Press release |

AMFm - New global subsidy for malaria medicines must ensure quality of care – says MSF

Geneva - 21 July 2009 - A new drug subsidy designed to increase access to life-saving malaria treatment must remain focused on quality patient care if it is to succeed, according to a paper published by Médecins Sans Frontières (MSF) authors in this week’s open access journal PLoS Medicine. The subsidy, called the Affordable Medicines Facility - malaria (AMFm), will be rolled out in 2009 and plans to address concerns of poor access to artemisinin-based combination therapies (ACTs) for malaria, currently the most effective treatment that exists. The authors cite a recent household survey across 18 African countries that found only about three percent of children under five years with fever had received an ACT.

In order to enhance quality of care, the paper argues that the AMFm should adopt policies to exclusively fund fixed-dose combinations, withhold support for ineffective combinations, and support wider adoption of rapid diagnostic tests (RDTs). The authors also demonstrate how generic competition has already significantly reduced the price of antimalarials over time.

The AMFm is an innovative but untested global initiative with the potential for both positive and unintended consequences for health,” says one of the authors, Dr von Schoen-Angerer, Director of MSF’s Campaign for Access to Essential Medicines. “Keeping the focus on quality care - through patient-centred policies on fixed-dose combinations, increased access to rapid diagnostics, delivery, and monitoring of real impact for people - will help the AMFm to meet the long unfulfilled promise of artemisinin for those who continue to suffer from malaria today.”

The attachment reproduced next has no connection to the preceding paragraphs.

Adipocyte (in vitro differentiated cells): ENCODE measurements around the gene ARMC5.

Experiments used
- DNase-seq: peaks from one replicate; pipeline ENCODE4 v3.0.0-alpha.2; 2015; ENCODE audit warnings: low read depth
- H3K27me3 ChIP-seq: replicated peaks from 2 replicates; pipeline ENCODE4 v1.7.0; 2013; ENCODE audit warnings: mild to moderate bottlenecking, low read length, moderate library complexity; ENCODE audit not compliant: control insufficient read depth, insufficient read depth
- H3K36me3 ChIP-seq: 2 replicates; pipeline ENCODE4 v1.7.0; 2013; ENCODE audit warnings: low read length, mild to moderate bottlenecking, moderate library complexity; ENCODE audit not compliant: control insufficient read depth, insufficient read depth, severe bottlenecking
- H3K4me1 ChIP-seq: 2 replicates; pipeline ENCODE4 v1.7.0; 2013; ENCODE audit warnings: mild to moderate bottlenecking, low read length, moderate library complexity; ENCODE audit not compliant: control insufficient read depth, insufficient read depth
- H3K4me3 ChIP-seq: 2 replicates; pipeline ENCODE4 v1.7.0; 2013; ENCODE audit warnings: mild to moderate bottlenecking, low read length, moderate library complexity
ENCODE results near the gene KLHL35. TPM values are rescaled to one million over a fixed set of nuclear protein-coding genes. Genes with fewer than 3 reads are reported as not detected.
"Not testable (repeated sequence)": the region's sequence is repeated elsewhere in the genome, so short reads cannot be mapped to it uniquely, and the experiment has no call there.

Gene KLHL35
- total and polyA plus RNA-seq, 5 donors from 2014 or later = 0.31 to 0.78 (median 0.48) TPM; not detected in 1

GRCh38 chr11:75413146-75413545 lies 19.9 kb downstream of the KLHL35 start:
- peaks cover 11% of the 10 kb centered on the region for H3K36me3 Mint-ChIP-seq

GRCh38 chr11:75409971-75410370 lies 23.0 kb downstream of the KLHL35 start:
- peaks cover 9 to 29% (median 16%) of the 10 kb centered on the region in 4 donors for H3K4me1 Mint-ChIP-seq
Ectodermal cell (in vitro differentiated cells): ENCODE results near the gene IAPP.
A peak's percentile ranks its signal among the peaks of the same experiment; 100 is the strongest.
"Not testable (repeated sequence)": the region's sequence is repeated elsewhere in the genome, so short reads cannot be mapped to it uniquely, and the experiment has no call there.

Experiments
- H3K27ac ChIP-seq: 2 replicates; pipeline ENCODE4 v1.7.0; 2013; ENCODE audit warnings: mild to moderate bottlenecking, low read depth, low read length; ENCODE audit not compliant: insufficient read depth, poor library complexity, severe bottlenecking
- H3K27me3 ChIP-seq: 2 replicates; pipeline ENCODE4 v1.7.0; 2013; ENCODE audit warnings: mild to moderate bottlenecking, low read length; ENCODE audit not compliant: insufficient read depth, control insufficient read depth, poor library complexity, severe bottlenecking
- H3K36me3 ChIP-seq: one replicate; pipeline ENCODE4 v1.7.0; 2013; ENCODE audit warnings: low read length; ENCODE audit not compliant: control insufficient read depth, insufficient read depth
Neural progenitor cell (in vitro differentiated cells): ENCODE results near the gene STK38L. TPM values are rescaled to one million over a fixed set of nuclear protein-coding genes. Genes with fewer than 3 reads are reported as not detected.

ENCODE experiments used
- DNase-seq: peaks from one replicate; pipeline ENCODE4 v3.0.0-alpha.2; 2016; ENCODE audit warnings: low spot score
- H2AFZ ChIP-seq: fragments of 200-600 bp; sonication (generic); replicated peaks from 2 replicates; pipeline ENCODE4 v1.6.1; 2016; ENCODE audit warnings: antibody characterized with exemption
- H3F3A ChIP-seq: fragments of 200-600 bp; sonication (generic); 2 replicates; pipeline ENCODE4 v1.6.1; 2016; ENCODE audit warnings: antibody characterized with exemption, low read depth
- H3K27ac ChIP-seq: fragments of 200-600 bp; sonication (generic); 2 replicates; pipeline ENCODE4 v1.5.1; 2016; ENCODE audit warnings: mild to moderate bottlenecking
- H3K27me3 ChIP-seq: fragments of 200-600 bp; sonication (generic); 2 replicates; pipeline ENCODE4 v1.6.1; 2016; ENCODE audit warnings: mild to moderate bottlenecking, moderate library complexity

The AMFm aims to address inadequate access to ACTs for treating P. falciparum malaria by subsidising producer prices. First proposed in 2004, the facility aims to lower end-user prices to the level of older antimalarials, making ACTs more affordable and delaying resistance to artemisinin derivatives by driving artemisinin monotherapy and substandard antimalarials out of the market.

The AMFm is hosted by the Global Fund to Fight AIDS, Tuberculosis, and Malaria and 11 countries have been invited to participate in the initial phase: Benin, Cambodia, Ghana, Kenya, Madagascar, Niger, Nigeria, Rwanda, Senegal, Tanzania, and Uganda.

MSF treats malaria in its programmes around the world and treated close to 1.2 million malaria cases in 2008. MSF was an early proponent of ACTs, and started using them in its projects in Africa in 2001.

The article, “Focusing on Quality Patient Care in the New Global Subsidy for Malaria Medicines”, is freely available from the open access journal PLoS Medicine at:
http://medicine.plosjournals.org/perlserv/?request=get-document&doi=10.1371/journal.pmed.1000106

For more information, please contact:
Guillaume Bonnet, Press Officer, +41 79 203 13 02
BACKGROUND

Artemisinin-based combination therapy — ACT

The best current treatment is a combination of drugs that includes artemisinin derivatives, extracts of a Chinese plant, Artemisia annua. Artemisinin derivatives should not be used alone, but always with a companion drug such as amodiaquine. A combination of drugs with independent modes of action and different biochemical targets is not only more effective, but also successful in preventing or slowing the development of resistance, because the probability of parasites being simultaneously resistant to two drugs is greatly reduced. Combining artemisinins with a companion drug shortens the treatment course to three days.


How FDCs can protect artemisinins

When provided in co-blisters, where two different drugs are packaged together but not combined in the same pill, there is the risk that patients take only one of the drugs, which greatly increases the risk of resistance developing. Fixed-dose combinations (FDCs), where the drugs that need to be taken together are combined into a single pill, lead to better patient adherence and reduce the risk of drug resistance.